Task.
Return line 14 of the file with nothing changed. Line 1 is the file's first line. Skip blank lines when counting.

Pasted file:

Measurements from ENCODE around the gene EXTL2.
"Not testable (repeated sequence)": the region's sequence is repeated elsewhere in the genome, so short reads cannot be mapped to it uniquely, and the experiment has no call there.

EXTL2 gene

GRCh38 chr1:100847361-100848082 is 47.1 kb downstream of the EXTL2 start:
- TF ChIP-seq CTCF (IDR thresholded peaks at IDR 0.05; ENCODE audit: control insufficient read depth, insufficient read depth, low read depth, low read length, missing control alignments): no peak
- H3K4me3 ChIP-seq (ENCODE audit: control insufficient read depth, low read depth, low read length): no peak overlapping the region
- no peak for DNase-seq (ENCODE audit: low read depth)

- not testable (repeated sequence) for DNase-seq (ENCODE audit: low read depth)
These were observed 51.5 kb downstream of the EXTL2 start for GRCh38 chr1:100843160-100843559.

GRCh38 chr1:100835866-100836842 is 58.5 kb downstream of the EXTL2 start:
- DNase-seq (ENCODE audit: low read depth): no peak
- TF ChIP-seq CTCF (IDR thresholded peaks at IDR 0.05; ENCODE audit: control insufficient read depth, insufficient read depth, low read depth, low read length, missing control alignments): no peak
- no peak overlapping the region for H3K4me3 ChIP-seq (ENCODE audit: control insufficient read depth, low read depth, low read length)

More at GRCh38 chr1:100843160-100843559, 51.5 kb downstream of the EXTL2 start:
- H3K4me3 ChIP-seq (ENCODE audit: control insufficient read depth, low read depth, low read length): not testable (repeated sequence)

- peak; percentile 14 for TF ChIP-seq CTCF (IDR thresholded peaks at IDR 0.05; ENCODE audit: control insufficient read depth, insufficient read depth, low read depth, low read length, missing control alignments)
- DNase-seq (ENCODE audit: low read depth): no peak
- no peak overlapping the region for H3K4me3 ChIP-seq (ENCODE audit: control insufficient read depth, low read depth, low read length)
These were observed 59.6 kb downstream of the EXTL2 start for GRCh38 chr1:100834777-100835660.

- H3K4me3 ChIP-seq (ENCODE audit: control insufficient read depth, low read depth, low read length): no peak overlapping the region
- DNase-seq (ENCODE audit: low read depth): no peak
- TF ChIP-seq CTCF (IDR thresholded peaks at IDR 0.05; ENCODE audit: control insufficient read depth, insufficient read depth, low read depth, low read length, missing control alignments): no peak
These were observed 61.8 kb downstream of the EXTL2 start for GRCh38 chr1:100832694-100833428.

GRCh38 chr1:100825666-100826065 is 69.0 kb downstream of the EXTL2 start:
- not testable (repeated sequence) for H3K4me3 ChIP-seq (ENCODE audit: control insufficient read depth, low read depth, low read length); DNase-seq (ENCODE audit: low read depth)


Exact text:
More at GRCh38 chr1:100843160-100843559, 51.5 kb downstream of the EXTL2 start: